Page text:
'How much?,’ I shrieked like a fishwife into the phone. ‘No more than £35,’ came Hannah’s cool reply.
Instyle’s fashion features editor had just set me a challenge to see if I could source five new-season, on-trend items from the high street or charity shops for the princely sum of £35 each. I was also allowed to alter any existing clothes I own and, as I’m 5ft, permitted to buy kids’ clothes. Easy for some perhaps, but here’s a confession: rarely do I shop on the high street. No, I don’t own three holiday homes, but it’s a decision that is largely informed by the way I like to dress. I don’t crave new items every week like some friends do. Come to think of it, I don’t even enjoy shopping much. Instead I tend to splurge on four or five carefully chosen items a season, usually quite expensive and more often than not designer, which I will happily wear to death. It doesn’t bother me if I wear the same outfit every day for a fortnight if it’s something I really love (obviously I wash in between).
Since going freelance and working from home, I’m no longer required to dress for a corporate, newspaper office which gives me even more freedom to wear what I want to. I have, by anyone’s standard, let alone a fashion editor’s, a monastic wardrobe. I like to stay on trend but I’m wise enough (and old enough) to know what suits my petite frame. My style is quite classic, a mix of mannish tailoring and shirts, worn with a feminine element and sometimes a bonkers pair of shoes. I rarely – if ever – wear jewellery.
Of course you can look stylish and on-trend on a small budget but if I’m honest, I’m sceptical of very cheap clothes. I don’t want to pay £35 for a dress that I’m going to wear every day for six months. Not only because of its ethical provenance, but also beacause I’m doubtful as to whether it will survive eight washes. That said, Instyle’s challenge forced me to look at labels I don’t usually buy and, yes, I was pleasantly surprised by what I found.
The Cross-Body Bag
While a lot of stores sell this season’s must-have cross-body bags, none has anything to rival the quality of this navy version at Next. Compact but roomy, it reminds me of Chloé’s “Marcie”. Its thick, decorative stitching makes it look much more expensive than it is – surely the bargain of the year.
Bag, £30, Next (next.co.uk)
The Red Roll-Neck
I like roll-necks – mostly on other people. Spied on the catwalks of Osman, Jonathan Saunders and Emilia Wickstead, this wasn’t the easiest item to track down. Everything felt very synthetic and I was beginning to despair when I found one on Vestiaire Collective, the website where you can buy and sell pre-owned designer clothing. This Vanessa Bruno version in wool is soft enough to feel like cashmere, but it has only confirmed my hunch that roll-necks don’t suit me. This is a trend I will definitely be sitting out.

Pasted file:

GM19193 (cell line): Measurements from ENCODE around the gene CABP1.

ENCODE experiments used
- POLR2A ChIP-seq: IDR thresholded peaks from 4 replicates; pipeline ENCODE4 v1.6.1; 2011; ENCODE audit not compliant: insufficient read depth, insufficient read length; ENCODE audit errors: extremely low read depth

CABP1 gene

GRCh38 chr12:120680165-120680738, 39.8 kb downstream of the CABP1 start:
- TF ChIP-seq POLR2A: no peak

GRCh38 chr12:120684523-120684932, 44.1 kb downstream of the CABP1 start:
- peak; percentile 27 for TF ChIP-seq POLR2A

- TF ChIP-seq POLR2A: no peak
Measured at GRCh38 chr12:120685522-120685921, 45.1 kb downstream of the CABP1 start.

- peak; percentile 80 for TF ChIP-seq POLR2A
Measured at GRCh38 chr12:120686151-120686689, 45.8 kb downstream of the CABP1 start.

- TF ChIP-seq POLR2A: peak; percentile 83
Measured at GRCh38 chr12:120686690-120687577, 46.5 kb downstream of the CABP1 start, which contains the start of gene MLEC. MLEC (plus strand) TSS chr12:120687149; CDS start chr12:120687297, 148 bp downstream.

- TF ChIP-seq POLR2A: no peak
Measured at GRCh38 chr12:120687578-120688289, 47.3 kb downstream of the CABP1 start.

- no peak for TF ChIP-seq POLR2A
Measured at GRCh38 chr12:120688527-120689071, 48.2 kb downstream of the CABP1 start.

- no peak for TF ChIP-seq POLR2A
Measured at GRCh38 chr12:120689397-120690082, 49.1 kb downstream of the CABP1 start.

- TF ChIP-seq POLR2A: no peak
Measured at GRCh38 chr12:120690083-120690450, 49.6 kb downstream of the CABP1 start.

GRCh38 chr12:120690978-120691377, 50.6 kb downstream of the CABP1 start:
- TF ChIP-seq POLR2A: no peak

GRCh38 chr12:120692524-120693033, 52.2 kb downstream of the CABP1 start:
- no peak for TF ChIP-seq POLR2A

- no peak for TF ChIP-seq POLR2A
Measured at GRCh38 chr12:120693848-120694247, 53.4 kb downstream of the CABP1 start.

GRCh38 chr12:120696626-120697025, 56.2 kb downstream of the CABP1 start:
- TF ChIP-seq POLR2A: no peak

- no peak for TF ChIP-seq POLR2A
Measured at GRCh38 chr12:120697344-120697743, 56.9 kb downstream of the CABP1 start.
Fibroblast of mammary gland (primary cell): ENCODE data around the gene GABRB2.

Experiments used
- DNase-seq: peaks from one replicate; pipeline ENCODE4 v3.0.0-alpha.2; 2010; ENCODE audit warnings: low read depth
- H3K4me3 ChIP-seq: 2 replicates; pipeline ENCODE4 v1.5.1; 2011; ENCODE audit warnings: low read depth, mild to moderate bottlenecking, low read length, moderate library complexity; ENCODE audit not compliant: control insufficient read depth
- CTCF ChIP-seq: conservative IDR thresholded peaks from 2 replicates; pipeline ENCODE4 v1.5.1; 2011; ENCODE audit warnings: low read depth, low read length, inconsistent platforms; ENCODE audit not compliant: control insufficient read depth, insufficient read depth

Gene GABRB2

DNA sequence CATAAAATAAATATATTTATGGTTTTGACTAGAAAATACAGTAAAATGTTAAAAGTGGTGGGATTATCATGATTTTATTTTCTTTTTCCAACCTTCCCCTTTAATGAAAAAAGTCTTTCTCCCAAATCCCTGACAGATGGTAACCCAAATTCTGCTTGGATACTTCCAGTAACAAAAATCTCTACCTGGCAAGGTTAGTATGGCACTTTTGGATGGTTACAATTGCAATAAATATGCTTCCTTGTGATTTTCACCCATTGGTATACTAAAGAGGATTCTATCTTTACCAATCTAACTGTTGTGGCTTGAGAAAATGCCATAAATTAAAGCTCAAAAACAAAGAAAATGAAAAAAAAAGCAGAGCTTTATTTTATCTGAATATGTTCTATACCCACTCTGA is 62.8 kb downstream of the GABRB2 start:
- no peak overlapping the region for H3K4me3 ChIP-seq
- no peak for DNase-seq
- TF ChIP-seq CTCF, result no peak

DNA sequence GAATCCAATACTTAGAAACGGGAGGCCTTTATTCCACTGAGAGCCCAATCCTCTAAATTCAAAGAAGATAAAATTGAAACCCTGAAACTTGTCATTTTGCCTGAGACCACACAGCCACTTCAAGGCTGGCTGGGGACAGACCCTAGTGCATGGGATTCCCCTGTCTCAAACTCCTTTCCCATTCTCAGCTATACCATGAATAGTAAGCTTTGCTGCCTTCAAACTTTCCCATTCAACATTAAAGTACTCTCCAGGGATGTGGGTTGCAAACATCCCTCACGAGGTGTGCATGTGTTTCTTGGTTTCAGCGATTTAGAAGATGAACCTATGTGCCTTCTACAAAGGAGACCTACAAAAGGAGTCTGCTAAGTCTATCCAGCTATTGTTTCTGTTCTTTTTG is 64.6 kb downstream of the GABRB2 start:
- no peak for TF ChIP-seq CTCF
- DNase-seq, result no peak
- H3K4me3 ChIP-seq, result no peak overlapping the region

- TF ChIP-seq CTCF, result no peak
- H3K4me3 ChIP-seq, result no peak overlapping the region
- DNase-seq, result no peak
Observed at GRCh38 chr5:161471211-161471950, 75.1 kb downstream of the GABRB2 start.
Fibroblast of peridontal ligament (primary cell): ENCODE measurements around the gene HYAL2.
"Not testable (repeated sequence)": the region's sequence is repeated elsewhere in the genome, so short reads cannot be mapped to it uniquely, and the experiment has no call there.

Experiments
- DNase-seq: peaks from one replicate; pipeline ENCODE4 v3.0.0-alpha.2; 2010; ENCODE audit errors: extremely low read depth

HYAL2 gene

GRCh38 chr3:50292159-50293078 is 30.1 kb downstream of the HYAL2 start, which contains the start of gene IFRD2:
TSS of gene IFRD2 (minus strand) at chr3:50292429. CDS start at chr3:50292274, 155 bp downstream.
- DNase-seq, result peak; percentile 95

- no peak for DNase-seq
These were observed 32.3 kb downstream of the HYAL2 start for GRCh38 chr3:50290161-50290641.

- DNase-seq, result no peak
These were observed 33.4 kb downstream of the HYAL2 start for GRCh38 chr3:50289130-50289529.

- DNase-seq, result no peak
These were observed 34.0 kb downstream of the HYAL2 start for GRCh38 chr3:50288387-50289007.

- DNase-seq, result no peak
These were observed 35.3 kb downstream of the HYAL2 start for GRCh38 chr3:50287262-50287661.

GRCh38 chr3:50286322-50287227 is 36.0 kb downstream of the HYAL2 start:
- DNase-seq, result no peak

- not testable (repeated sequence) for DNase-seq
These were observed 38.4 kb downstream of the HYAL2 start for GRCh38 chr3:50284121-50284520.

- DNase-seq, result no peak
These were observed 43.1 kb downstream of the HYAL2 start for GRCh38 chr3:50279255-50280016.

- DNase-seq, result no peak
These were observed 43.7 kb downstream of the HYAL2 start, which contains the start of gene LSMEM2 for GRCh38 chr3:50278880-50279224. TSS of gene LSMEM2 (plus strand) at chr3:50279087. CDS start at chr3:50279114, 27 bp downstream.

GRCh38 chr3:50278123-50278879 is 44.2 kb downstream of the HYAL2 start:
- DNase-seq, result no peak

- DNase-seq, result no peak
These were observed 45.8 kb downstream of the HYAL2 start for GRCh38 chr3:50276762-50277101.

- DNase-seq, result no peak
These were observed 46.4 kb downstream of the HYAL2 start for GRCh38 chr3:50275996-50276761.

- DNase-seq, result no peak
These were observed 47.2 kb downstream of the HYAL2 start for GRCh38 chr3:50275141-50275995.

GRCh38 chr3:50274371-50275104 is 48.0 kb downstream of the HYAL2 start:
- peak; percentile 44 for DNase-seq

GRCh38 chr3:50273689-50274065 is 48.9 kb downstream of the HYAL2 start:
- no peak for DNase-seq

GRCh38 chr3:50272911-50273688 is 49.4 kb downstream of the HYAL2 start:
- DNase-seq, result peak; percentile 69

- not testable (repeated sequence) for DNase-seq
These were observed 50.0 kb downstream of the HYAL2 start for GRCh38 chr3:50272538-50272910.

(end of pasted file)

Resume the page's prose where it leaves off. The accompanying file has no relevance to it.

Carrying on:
Sweater, £35 (vestiairecollective.com)
The Pussy-Bow Blouse
Most of the blouses I found were so flimsy they looked as if they would fall apart after one wear. But then I came across a pastel number from Benetton. It is a beautifully flattering shade of pale pink that works almost as a neutral, in a non-static fabric with sleeves that sit nicely on the shoulders, and a cut that drapes just so. Inspired by Alessandro Michele’s styling at Gucci, I’ve teamed it with a pair of tomato-red culottes from Self-Portrait and like the way it looks.
Blouse, £34.90, United Colors of Benetton (benetton.com)
The Velvet Sandals
I’m a complete snob when it comes to cheap shoes; I just can’t do it. I like to be really kind to my feet and know that a lot of thought has gone into the shoes’ construction. But I was really surprised by M&S’ burgundy sandals, which reminded me a lot of the velvet shoes I’d seen at the Pucci and Dolce & Gabbana shows. I love that they’re not too high, so they don’t look ridiculous worn during the day with socks or tights.
Sandals, in store in October, £35, Marks & Spencer (marksandspencer.com)
The Cropped Trousers
I was originally asked to look for flares but had to cheat – at 5ft, I was never going to fit into a pair of standard-length flares. Instead, since cropped trousers continue to be a “thing”, seen on many catwalks including Dior and Victoria Beckham, I cut off a pair of wide trousers I already owned from Raey, Matchesfashion.com’ s in-house label. Although they need more thought shoe-wise, I like to think that with a pair of cropped trousers you’ll be warm, you’ll be comfortable and you will still be “working” a look.
Trousers, £15, for alteration
Photography by Benjamin Mallek